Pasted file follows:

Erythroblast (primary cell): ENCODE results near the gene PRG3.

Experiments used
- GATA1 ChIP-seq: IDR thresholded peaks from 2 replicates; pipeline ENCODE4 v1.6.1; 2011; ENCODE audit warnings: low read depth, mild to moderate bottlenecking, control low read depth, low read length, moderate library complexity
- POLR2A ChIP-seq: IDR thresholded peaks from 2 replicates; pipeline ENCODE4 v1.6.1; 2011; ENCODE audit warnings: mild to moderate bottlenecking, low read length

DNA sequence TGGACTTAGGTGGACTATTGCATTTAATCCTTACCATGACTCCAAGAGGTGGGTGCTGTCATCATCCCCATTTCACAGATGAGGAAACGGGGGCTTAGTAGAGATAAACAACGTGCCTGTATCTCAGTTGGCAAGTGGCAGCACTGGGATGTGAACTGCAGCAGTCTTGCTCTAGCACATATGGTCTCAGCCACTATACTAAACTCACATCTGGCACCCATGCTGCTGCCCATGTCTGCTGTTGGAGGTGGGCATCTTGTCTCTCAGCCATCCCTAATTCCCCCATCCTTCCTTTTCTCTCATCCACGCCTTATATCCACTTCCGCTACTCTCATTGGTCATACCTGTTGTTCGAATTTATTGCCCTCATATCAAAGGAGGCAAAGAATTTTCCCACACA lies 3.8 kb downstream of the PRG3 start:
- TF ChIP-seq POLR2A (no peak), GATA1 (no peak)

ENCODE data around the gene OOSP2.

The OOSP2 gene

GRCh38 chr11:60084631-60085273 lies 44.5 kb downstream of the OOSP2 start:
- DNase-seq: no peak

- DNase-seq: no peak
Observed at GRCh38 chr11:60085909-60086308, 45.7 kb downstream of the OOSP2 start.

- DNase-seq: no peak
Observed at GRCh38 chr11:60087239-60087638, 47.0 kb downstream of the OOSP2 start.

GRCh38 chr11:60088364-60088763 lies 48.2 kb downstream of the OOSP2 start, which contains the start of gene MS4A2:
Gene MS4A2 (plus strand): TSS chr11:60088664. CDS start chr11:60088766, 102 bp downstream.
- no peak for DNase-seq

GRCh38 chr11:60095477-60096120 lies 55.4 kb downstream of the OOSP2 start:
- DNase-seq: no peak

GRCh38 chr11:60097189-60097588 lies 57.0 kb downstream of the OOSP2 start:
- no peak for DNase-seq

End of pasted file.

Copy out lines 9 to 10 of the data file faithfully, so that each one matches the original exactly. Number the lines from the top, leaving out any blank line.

GRCh38 chr11:60084631-60085273 lies 44.5 kb downstream of the OOSP2 start:
- DNase-seq: no peak